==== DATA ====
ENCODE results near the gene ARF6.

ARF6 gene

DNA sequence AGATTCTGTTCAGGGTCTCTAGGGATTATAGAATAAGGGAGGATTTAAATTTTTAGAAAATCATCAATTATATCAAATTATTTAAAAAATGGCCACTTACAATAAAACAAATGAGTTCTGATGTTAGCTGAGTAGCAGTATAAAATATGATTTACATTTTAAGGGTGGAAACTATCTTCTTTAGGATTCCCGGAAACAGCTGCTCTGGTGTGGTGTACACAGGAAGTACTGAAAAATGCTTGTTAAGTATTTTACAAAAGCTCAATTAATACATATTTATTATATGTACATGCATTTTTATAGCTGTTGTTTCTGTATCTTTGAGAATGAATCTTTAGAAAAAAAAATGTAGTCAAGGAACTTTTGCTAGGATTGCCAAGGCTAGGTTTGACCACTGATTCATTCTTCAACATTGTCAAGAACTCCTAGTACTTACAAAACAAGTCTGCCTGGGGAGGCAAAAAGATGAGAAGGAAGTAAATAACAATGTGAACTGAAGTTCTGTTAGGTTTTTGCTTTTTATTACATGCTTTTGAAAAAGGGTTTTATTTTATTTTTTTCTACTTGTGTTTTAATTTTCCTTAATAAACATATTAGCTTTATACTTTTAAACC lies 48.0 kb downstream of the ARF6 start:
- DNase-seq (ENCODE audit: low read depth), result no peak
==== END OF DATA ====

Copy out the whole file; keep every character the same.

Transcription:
ENCODE results near the gene ARF6.

ARF6 gene

DNA sequence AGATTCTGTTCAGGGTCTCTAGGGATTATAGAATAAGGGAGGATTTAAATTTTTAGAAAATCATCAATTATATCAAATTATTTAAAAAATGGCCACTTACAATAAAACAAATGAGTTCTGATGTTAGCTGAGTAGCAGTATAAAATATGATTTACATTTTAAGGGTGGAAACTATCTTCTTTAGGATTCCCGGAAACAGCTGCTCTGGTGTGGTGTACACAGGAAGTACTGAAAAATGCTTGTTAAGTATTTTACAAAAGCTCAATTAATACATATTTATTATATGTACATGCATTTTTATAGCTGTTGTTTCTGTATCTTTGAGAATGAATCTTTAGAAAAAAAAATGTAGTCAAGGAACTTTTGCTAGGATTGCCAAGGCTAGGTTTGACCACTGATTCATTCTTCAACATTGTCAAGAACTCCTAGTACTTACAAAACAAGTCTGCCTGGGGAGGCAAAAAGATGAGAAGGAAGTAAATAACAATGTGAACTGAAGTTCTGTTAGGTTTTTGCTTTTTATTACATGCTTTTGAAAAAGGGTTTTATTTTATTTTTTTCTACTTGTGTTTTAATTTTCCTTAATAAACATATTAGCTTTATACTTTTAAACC lies 48.0 kb downstream of the ARF6 start:
- DNase-seq (ENCODE audit: low read depth), result no peak